Pepto-Bismol for Dogs: Hype or Helpful?
If you're hoping to fix your dog's tummy trouble with the pink stuff, here's what you need to know about Pepto-Bismol for dogs.
Pepto-Bismol works wonders when you don't feel well, but did you know it could be safe for your sick pup, too? Dogs with upset stomachs usually won't eat, might act restless or could have diarrhea. When used for a limited time, Pepto-Bismol for dogs may be a good option for treating your buddy's occasional tummy troubles.
"Pepto-Bismol and Kaopectate are bismuth subsalicylate products," explains Dr. Bernadine Cruz, a veterinarian at Laguna Hills Animal Hospital in Laguna Woods, California. "Their main purpose is as an antidiarrheal treatment, and they can also be used as an intestinal protectant." The key is not overusing Pepto-Bismol -- so, if you give it to your dog, do so for a limited time only.
Make sure that if you decide to try Pepto-Bismol for your dog, you administer the correct dosage. "There is a high potential for your pet to overdose, especially if you have a really small dog," says Dr. Denise Petryk, the director of veterinary services at Trupanion. So before you give any Pepto-Bismol to your dog, call your vet's office first.
Dr. Scott Perry, a veterinarian at Arlington Animal Hospital in California, offers these instructions: "The dose of Pepto-Bismol is approximately 0.25 to 2 ml per 2 pounds of body weight, given three to four times per day." Your vet can decode that into a dosage you can work with. Oh, and don't ever give Pepto-Bismol to your cat!
How Do You Give Pepto-Bismol to Your Dog?
You have two choices -- liquid or tablet form. Pills are easier to administer, but liquid is the better choice because you can be more accurate with the dosage. Dr. Cruz advises that you buy a dosing syringe and use that to draw up the correct amount of medication. Then insert the syringe into your dog's mouth and slowly squirt the Pepto-Bismol toward the back of the mouth. Make sure you teach your dog sitter how to do this properly to avoid injuries to them or your dog.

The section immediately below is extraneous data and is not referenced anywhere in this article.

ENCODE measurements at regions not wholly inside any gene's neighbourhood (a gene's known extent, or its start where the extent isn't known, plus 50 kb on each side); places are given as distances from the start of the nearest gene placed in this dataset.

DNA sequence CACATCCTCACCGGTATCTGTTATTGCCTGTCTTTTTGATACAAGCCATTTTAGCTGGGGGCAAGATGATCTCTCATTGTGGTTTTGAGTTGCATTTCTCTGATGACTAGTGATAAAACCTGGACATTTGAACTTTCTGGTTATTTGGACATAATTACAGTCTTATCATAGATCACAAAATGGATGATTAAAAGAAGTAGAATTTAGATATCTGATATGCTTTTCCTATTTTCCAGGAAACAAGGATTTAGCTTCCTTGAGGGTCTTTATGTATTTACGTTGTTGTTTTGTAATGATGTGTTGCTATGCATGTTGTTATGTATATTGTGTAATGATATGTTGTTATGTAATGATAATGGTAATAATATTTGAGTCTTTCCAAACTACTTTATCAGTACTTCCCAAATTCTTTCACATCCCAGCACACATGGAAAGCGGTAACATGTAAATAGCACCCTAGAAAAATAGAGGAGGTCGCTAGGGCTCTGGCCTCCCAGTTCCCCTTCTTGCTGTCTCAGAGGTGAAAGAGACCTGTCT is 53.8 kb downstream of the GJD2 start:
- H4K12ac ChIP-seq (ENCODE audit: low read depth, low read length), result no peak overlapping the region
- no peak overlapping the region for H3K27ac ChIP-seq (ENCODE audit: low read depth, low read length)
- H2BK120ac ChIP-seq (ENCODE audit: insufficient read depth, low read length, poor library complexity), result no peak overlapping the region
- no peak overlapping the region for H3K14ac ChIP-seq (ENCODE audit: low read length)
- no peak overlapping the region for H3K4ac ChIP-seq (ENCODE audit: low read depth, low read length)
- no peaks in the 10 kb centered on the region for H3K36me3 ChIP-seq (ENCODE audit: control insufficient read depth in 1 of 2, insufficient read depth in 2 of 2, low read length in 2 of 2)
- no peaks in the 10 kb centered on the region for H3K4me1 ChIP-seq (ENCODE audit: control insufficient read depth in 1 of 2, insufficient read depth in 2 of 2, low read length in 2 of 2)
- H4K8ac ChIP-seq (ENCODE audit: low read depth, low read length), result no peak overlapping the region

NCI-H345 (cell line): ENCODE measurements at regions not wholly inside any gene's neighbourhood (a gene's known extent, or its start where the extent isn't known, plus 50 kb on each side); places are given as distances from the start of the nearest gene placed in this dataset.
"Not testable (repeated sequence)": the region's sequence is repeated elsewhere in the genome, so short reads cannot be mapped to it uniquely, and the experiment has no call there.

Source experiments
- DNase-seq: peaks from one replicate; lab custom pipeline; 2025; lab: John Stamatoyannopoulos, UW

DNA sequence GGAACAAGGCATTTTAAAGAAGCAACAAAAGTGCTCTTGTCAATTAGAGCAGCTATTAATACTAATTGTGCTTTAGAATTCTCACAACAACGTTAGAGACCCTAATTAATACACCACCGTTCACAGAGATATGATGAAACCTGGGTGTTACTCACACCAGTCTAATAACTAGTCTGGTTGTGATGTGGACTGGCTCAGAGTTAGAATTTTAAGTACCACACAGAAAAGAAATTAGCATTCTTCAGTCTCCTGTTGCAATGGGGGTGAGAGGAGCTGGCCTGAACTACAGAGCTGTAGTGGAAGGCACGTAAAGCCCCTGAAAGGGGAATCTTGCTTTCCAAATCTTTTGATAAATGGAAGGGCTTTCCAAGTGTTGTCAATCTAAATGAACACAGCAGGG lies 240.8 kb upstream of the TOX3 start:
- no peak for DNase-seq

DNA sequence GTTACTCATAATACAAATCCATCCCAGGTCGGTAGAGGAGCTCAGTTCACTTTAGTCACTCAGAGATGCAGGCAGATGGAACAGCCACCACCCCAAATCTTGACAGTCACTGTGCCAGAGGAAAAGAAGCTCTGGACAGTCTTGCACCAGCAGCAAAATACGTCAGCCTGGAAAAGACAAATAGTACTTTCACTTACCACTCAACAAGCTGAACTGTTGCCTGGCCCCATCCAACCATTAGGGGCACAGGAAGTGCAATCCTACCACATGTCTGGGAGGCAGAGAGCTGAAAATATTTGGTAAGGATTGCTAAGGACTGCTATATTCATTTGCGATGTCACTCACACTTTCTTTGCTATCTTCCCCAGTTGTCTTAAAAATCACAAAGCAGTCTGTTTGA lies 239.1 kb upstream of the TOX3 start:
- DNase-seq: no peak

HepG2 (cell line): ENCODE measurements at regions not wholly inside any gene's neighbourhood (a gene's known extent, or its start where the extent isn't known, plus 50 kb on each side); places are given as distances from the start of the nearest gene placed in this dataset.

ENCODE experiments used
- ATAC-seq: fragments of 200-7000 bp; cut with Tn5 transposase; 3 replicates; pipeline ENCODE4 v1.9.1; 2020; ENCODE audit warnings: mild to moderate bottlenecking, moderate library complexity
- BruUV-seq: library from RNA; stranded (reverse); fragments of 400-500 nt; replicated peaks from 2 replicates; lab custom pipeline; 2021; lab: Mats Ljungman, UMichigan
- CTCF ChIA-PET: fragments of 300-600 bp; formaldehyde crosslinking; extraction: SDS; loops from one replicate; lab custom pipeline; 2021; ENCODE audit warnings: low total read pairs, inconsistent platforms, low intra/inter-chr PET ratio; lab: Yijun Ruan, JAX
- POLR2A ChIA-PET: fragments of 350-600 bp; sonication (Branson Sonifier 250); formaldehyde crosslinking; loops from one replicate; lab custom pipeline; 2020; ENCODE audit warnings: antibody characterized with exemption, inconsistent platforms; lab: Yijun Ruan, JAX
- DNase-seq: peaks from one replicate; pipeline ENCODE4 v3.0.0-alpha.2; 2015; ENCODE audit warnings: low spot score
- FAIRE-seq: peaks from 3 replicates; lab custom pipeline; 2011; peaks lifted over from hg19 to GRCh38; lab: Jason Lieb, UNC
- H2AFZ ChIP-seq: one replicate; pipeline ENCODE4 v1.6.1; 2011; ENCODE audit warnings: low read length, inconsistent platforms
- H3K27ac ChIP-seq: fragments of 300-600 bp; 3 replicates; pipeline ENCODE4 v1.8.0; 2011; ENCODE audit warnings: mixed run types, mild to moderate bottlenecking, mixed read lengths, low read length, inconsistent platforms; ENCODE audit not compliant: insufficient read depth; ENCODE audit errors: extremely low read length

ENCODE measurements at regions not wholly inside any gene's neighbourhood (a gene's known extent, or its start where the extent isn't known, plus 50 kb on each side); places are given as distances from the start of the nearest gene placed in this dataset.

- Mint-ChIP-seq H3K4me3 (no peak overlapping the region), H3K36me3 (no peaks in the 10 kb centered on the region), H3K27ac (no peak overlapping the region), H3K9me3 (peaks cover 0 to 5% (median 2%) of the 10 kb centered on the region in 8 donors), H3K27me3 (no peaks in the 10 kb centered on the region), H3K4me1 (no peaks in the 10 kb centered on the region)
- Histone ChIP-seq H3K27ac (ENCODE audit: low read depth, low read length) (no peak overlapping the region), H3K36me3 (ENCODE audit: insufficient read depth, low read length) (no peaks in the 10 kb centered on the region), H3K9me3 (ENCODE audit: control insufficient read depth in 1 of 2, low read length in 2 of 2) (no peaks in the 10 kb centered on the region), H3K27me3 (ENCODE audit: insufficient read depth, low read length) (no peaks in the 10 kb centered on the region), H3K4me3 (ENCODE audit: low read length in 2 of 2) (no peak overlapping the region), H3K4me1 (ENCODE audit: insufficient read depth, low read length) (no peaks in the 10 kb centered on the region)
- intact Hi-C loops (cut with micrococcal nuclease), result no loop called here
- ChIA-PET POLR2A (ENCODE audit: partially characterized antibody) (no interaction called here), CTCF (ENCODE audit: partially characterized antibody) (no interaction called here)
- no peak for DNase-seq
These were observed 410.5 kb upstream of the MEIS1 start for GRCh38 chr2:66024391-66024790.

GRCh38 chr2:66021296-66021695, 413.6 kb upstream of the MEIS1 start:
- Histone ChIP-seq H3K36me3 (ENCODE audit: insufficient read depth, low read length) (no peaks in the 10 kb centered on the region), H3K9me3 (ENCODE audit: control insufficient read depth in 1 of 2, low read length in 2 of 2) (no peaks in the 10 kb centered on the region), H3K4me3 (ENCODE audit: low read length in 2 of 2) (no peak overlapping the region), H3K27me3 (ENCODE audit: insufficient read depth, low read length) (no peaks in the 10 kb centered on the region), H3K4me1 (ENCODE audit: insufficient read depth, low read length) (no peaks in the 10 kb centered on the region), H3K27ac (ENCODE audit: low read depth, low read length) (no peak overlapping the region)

If you try to squirt the whole thing in at once, you might be wearing the liquid when your pet spits it out at you. Dr. Cruz has found that most dogs like the medicine better when it has been refrigerated. Dr. Perry suggests giving the Pepto-Bismol with food, because the food helps with absorption and helps your dog keep the medicine down. So dose your dog right before or right after feeding time.
When Not to Use Pepto-Bismol for Dogs
Just because your dog has an intestinal upset doesn't mean you should automatically turn to Pepto-Bismol. "If your pet has no interest in food or water, if the signs are worsening or if your pet has a bleeding disorder, Pepto-Bismol would not be the best choice," says Dr. Cruz. If your dog's problems have been going on for more than two days or if you see blood in the vomit or diarrhea, call your veterinarian.
Dr. Petryk offers another reason not to use this product: "Pepto-Bismol could quickly cause a stomach ulcer when combined with other medications your dog might be taking." If your dog is taking any medications or supplements, first check with your veterinarian to see whether it is OK to give your dog Pepto-Bismol.
If your dog can't take Pepto-Bismol, you have some other options. "Try feeding your pet a bland diet with cooked rice, boiled lean meats, low-fat or non-fat cottage cheese or tofu," recommends Dr. Petryk. If your pup is truly uncomfortable, he might not eat at all. Other safe medications to try that might help with loose stools include Maalox, Mylanta, and Pepcid AC, adds Dr. Petryk.
When to See Your Veterinarian
If your dog has diarrhea and seems lethargic, won't eat and is also vomiting, forget the Pepto-Bismol and take your dog to the vet. "Diarrhea may become a serious and life threatening condition if sufficient water or electrolytes are not replenished," says Dr. Perry. Little dogs that weigh less than 25 pounds should automatically go to the veterinarian after a bout of diarrhea because they can easily become dehydrated.
Curious which other medications you have on hand can help your dog? Read about Benadryl for dogs.
Laura Agadoni is a pet writer and pet owner whose articles appear in various publications, such as The Daily Puppy, Pets on mom.me, The Nest, Tom's of Maine, The Penny Hoarder and Trulia.